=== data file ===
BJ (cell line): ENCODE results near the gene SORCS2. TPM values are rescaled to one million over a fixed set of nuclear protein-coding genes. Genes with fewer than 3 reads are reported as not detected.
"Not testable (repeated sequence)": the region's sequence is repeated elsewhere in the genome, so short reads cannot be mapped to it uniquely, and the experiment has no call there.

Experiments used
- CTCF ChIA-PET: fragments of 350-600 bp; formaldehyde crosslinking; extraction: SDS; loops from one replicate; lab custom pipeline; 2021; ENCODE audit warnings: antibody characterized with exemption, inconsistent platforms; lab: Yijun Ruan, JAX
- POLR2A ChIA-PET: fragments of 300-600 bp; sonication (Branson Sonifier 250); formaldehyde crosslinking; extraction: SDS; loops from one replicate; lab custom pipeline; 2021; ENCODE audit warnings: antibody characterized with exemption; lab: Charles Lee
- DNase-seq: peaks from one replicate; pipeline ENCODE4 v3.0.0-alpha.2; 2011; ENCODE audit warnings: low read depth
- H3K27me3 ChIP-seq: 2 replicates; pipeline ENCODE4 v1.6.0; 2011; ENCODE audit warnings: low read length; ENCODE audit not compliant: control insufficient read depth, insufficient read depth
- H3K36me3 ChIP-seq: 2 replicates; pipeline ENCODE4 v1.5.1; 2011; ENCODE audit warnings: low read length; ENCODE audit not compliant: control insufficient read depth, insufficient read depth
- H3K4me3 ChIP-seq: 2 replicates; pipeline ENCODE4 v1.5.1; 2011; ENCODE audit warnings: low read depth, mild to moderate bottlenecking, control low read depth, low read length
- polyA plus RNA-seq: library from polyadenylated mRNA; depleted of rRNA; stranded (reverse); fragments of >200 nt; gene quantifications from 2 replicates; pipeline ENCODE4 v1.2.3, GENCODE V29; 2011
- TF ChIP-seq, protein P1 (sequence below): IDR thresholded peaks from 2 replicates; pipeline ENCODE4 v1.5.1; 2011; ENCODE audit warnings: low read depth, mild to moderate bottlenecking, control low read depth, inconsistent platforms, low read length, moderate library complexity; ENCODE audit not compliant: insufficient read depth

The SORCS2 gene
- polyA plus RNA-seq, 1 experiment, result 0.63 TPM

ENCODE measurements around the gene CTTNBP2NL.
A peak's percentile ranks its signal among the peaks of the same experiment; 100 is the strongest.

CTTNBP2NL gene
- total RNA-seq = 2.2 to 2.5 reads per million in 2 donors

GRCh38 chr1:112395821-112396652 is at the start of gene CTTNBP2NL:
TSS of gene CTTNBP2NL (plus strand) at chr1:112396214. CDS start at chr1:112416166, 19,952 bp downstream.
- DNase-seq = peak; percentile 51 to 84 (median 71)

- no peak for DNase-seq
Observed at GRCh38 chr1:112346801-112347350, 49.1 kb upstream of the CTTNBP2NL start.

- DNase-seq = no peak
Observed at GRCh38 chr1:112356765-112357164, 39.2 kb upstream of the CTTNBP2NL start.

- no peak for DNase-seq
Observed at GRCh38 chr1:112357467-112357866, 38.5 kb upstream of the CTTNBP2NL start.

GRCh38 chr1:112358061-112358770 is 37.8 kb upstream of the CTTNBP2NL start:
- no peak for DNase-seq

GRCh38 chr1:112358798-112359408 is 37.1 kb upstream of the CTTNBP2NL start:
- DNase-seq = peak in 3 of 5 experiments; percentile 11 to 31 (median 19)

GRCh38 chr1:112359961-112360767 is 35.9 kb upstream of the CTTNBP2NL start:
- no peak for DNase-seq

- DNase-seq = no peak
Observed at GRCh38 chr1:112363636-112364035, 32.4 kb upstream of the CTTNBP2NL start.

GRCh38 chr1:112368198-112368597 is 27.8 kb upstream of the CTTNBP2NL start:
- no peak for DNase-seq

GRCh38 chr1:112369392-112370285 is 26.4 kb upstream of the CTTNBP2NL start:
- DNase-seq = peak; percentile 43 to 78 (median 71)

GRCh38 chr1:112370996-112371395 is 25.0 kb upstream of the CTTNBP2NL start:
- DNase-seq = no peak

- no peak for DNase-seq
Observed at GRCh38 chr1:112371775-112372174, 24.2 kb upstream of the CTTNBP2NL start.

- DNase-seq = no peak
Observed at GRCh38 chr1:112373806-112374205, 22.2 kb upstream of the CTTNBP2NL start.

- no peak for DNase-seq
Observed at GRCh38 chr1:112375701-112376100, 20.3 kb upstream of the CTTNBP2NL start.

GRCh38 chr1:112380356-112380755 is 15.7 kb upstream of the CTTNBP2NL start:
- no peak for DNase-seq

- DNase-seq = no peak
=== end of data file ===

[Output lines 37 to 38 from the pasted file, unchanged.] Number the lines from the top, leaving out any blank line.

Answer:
GRCh38 chr1:112369392-112370285 is 26.4 kb upstream of the CTTNBP2NL start:
- DNase-seq = peak; percentile 43 to 78 (median 71)